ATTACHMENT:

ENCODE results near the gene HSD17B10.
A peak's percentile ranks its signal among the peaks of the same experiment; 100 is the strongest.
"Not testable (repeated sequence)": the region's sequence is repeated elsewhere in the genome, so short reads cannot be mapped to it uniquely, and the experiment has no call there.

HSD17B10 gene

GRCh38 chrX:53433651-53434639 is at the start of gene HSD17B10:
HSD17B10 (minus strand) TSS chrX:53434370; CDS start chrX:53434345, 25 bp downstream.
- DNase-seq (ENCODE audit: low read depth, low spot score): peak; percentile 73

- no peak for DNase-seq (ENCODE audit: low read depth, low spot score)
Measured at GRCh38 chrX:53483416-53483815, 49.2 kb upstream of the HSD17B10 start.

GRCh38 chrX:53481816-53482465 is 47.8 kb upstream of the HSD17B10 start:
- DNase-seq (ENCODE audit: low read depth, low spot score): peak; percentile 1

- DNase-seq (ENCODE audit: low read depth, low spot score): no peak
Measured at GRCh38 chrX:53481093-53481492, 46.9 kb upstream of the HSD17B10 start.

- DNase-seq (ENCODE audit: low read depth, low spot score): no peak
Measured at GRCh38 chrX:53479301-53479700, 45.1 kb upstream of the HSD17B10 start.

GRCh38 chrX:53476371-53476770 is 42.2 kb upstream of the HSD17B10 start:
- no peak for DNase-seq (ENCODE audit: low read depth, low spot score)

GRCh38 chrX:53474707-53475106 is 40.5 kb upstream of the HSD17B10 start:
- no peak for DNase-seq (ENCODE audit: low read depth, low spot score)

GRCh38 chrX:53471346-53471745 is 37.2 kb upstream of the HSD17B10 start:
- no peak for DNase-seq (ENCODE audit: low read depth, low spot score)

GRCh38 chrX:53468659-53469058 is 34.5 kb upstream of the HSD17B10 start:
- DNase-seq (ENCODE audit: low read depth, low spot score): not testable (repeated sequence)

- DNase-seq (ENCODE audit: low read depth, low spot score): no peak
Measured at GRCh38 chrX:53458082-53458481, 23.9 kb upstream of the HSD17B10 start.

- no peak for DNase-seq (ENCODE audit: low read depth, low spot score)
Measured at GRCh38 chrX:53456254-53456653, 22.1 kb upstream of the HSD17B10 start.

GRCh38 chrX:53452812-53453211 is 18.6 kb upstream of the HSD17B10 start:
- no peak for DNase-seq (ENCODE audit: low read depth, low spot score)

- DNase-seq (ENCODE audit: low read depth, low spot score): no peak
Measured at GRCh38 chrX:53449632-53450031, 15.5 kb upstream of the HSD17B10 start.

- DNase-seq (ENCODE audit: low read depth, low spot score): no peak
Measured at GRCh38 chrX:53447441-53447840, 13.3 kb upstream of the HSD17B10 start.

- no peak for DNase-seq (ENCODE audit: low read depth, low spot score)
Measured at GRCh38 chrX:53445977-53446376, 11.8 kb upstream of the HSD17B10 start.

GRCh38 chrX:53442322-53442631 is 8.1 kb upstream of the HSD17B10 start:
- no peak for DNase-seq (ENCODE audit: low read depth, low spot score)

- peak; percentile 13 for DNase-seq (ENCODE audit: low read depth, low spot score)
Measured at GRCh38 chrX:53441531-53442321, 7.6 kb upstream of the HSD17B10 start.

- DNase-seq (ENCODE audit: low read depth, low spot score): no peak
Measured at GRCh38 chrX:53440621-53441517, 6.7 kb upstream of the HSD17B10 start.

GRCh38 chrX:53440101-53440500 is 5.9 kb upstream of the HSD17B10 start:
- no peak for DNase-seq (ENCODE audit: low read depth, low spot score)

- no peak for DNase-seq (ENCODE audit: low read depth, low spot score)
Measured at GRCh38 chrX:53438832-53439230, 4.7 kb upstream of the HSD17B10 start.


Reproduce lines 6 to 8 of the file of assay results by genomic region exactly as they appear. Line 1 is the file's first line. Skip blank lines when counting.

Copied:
HSD17B10 (minus strand) TSS chrX:53434370; CDS start chrX:53434345, 25 bp downstream.
- DNase-seq (ENCODE audit: low read depth, low spot score): peak; percentile 73

- no peak for DNase-seq (ENCODE audit: low read depth, low spot score)